Some of the worst offenders of 2019 include: robotic warehouses in DuPont, Washington, which had a rate of 25 injuries per 100 workers; Eastvale, California, with a rate of 19.7 injuries; and Troutdale, Oregon with a rate of 15.4, down from 28.4 in 2018. Non-robotic warehouses with high injury rates include Redlands, California, Tracy, California, North Las Vegas, Nevada, and Fall River, Massachusetts. (The full list can be found here.) By comparison, the industry average for workplace injuries is four per 100 workers as of 2018.
Amazon has received a lot of criticism over the years for the grueling holiday hours its employees are mandated to work, not to mention the ever-increasing productions quotas. Failing to hit a job metrics can result in a write-up on their record; too many write-ups, a serious infraction, or even a failure to verify that their sick days are being accurately recorded in Amazon’s systems, and they could be fired.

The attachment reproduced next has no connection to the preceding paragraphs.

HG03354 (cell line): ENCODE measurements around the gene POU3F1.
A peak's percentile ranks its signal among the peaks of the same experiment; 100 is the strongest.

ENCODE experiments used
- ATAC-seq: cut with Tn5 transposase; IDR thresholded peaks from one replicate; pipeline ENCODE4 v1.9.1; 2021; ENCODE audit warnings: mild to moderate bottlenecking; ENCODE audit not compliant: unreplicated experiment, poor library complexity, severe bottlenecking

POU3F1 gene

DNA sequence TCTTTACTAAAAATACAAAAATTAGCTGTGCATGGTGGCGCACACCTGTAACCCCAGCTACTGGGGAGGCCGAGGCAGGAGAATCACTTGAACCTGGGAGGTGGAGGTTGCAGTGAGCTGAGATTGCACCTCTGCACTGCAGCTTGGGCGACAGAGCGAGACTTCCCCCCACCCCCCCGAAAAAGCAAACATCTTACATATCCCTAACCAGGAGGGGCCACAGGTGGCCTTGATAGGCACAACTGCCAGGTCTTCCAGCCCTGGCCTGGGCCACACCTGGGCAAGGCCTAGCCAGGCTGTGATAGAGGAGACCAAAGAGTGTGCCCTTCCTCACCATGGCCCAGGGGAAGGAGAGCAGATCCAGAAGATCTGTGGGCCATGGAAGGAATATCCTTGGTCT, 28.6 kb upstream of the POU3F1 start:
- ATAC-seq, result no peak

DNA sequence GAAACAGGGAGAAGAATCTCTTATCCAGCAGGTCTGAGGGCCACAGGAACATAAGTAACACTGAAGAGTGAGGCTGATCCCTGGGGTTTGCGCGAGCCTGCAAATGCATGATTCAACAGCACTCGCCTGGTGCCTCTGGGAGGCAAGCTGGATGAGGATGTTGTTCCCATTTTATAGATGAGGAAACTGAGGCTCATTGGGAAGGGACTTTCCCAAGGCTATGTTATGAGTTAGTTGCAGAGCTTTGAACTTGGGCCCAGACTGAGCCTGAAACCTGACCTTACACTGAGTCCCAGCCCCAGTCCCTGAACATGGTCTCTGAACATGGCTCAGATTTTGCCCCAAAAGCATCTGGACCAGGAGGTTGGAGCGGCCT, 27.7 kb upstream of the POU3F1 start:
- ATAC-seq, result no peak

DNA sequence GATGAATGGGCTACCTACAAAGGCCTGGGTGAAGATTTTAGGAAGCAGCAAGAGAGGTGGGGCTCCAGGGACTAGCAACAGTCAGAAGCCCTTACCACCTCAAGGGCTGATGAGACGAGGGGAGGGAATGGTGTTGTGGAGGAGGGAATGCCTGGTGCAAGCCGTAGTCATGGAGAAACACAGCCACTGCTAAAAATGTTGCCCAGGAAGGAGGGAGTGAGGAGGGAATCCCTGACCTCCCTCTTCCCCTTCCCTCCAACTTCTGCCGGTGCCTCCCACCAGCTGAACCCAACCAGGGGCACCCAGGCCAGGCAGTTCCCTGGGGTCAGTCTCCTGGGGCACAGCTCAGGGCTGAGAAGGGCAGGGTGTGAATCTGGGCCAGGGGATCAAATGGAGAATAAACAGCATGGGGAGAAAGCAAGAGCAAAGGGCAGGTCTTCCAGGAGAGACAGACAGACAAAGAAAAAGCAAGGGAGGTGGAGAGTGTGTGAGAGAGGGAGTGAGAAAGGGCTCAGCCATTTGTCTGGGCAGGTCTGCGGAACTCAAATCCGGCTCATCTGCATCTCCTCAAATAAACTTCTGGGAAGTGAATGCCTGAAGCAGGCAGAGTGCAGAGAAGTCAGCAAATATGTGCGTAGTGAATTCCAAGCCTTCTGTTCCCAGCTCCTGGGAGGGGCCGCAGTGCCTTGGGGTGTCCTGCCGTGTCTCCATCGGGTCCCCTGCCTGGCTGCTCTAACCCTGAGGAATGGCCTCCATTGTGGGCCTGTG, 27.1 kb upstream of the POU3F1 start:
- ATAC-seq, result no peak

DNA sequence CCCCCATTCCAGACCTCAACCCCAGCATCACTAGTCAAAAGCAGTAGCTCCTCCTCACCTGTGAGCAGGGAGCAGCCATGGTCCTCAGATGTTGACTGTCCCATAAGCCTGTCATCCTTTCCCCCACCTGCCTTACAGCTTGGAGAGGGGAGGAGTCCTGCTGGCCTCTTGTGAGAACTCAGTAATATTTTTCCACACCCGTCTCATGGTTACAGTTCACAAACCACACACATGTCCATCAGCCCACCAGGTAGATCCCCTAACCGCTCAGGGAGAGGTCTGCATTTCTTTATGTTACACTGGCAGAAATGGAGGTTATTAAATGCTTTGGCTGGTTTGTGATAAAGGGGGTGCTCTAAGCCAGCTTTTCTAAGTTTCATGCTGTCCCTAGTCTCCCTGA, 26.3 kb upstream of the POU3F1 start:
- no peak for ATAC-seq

To combat the rising rate of recordable work injuries at one warehouse in Thornton, Colorado, Amazon contracted with a different clinic, Advanced Urgent Care & Occupational Medicine—a clinic whose focus is to treat injuries so “they are not OSHA recordable, if possible” as it says on its website. According to Advanced medical providers, who spoke to Reveal, they were instructed to under-treat Amazon workers and send them back to work, even when those workers needed a day’s rest, modified work, medications, or anything more than basic first aid. As soon as that Amazon warehouse switched providers, its injury rate dropped.
Taking all this into consideration, it’s not surprising how Amazon responded to the covid-19 pandemic either. At least seven warehouse workers—that we know of—had died from the virus by May 2020. France shut down one warehouse for five days. Workers went on strike. Amazon fired an employee who lead one of those strikes and then prepped a smear campaign against him.
And amid all the concerns for workers’ health and safety, Amazon CEO Jeff Bezos’ tacked on $60 billion to his personal wealth since the pandemic first dug its claws into the U.S. He’s now worth $200 billion.